"Highly recruited players develop a keen sense real early about who is trying to help them and who is trying to get in their pocket," Walker says. "And Sonny has always come off as only wanting to help."
Vaccaro suffered a onetime, three-day memory loss at the French Open eight years ago, a form of amnesia that he now takes medicine to prevent. But he forgets neither favors nor slights. He routinely sends out dozens of birthday, anniversary and wedding presents. Yet he no longer speaks to George Raveling, once his friend and the best man at his second wedding, because Raveling suggested that Sonny's business wasn't good for basketball -- a position Vaccaro found particularly galling after Raveling, the ex-USC coach, became his Nike counterpart.
Everyone, though, is a friend until proven otherwise. "There's no prejudging on Sonny's part," says Clippers forward Lamar Odom, who signed with Nike even though Sonny got in trouble for buying him clothes while he was in high school. "If you're a C student, he doesn't assume you're dumb. If you need help, he's willing to give it. He treated me like family, and Pam is like a mother to everyone."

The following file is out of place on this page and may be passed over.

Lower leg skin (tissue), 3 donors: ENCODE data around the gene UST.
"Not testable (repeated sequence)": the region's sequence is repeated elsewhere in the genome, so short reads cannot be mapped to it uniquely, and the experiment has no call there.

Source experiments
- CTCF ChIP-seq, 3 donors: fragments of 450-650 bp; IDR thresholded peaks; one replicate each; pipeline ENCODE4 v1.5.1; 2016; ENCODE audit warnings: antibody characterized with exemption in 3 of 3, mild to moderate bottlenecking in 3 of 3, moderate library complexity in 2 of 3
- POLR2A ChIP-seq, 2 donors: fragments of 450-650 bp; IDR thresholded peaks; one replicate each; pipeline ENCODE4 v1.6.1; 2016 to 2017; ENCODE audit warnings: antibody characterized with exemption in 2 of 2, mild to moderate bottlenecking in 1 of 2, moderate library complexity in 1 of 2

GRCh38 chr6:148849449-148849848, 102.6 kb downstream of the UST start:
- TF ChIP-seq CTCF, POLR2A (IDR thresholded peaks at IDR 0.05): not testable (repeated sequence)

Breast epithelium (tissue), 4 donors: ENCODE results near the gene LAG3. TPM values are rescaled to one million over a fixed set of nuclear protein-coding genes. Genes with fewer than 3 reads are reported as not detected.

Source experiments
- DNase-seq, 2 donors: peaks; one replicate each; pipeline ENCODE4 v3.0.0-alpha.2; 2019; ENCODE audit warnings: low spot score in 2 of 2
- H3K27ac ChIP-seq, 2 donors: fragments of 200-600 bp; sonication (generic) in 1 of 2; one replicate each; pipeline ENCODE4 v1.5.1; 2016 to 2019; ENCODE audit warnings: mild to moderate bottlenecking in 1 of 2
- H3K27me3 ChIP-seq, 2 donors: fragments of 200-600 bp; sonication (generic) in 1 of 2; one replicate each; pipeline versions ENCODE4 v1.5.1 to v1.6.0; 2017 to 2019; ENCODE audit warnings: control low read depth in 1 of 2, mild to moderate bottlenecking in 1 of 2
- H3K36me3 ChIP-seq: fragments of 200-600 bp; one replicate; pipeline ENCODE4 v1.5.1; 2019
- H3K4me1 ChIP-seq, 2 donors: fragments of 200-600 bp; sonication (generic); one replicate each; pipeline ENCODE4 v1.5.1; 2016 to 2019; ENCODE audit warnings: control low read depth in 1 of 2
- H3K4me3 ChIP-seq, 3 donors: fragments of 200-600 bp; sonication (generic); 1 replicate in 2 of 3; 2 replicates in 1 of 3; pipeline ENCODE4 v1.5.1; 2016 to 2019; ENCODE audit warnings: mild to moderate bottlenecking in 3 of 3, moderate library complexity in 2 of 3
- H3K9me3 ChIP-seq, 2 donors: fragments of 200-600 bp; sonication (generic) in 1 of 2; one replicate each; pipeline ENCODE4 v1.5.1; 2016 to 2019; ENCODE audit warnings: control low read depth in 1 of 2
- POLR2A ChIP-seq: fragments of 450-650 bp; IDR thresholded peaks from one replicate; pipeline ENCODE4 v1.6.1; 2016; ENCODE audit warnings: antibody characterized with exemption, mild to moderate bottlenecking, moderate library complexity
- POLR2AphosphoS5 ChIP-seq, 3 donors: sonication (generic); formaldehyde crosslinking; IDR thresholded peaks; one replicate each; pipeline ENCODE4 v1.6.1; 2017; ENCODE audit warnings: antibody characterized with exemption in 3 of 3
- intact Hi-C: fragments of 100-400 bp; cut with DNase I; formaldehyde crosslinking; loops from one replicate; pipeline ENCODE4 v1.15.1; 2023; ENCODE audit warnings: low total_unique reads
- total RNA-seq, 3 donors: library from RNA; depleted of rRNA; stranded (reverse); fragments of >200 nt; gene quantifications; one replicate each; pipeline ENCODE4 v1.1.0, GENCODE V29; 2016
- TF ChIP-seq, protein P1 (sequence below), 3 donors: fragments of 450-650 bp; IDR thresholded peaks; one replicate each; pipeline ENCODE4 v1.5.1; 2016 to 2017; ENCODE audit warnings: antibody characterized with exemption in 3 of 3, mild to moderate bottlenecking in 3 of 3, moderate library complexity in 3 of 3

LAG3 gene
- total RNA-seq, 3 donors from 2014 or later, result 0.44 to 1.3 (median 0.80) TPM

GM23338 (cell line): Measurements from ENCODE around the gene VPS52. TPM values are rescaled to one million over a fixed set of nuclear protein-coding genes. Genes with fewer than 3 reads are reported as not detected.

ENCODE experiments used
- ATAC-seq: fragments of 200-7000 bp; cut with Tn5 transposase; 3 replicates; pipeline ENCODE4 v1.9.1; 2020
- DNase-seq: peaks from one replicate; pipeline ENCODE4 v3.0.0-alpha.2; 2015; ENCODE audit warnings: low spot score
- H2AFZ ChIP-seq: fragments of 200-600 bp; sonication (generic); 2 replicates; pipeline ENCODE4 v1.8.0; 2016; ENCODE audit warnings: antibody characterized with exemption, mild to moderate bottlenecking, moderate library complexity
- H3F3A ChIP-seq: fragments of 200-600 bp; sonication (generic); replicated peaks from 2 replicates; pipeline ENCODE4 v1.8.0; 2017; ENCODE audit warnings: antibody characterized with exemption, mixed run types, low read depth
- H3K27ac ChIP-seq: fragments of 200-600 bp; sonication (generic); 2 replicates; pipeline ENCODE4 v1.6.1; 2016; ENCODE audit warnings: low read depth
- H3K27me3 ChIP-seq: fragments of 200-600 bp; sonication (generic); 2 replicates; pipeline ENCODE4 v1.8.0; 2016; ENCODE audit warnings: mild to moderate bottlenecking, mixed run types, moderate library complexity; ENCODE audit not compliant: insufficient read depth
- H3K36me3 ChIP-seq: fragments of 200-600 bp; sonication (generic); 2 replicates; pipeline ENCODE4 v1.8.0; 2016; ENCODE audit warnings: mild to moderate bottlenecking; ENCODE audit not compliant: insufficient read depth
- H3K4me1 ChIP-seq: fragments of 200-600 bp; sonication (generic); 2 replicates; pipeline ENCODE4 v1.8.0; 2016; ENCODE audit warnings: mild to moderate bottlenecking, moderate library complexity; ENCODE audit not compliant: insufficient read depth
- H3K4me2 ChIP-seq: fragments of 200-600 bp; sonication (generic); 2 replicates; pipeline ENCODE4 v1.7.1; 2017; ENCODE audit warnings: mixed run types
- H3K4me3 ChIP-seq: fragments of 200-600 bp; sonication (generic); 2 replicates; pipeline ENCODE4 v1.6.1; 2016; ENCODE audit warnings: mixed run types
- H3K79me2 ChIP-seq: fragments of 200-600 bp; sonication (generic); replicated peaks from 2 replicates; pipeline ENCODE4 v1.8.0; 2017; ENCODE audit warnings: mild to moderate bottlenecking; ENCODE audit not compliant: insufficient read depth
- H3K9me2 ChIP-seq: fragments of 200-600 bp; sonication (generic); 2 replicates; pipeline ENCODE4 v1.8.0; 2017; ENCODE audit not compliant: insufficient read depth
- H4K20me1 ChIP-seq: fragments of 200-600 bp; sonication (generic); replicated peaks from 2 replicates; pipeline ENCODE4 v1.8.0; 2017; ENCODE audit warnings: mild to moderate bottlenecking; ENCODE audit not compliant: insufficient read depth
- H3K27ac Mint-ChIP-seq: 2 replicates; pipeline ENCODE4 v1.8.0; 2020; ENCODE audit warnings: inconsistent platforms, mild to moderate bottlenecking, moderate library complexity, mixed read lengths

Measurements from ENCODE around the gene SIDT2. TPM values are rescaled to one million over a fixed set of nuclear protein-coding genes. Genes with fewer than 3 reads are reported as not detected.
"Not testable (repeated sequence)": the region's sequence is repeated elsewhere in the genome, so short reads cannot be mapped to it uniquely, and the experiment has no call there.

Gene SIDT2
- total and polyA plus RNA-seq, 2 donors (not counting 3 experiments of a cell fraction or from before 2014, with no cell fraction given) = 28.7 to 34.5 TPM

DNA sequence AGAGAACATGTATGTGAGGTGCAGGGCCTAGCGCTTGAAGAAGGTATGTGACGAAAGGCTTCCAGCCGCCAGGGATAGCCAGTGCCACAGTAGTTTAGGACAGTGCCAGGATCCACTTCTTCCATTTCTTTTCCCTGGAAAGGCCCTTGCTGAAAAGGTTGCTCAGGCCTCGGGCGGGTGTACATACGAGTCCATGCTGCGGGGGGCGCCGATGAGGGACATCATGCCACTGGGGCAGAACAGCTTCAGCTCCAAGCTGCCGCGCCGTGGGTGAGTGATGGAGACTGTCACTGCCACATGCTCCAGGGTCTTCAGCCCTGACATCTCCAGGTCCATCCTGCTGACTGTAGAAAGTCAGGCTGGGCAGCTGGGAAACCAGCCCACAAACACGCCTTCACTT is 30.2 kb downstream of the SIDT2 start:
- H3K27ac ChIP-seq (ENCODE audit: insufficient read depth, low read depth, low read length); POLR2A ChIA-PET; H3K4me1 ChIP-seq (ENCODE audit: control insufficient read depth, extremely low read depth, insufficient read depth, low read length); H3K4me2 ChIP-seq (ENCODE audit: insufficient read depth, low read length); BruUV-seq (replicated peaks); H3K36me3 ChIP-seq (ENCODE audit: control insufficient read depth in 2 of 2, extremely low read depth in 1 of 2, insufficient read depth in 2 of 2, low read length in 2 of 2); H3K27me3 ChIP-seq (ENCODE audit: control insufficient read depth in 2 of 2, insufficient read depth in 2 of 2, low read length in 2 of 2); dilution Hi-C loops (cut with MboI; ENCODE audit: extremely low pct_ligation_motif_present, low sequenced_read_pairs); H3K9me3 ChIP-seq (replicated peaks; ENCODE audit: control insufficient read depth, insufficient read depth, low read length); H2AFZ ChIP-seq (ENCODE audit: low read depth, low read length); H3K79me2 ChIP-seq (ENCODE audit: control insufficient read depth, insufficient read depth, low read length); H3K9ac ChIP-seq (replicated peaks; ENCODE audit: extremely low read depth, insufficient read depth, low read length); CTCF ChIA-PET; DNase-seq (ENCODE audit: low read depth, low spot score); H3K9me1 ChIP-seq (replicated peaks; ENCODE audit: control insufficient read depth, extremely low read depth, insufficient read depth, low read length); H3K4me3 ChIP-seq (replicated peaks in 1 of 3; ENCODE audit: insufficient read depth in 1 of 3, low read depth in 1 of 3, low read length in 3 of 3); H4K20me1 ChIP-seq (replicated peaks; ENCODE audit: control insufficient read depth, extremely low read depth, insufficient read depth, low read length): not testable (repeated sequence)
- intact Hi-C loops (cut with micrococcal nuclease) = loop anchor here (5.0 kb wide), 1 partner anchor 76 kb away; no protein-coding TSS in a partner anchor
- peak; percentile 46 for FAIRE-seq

That may be the most precious enticement Sonny has in a world of single-parent and broken-home players. All are welcome to eat one of Pam Vaccaro's meals, talk to her about girlfriends or hang on Sonny's couch watching TV. "It's like you're going to see your aunt and uncle," says former Nuggets guard Darrick Martin. "Wherever he goes, I'll follow him until the day I stop playing."
Photos of Kobe and MJ and T-Mac share space on his home office walls with a framed photo of the Rat Pack that includes gambling chips and poker cards from the Sands Casino, as well as a canceled check to a Little League team from Dean Martin. He defiantly embraces his Italian heritage and Las Vegas ties -- his brother is a "consultant to the gaming industry" (i.e., casino oddsmaker) -- despite the innuendo they've fostered. His heroes -- Mario Andretti, Muhammad Ali and Roberto Clemente -- are represented as well, though the photos of Ali and Clemente are different from the rest. Both photos are taken from
behind, offering glimpses of the world from a great but misunderstood athlete's perspective.
That's why Sonny is so powerful: No one in basketball has devoted more time to appreciating that view than him.
This article appears in the November 11 issue of ESPN The Magazine.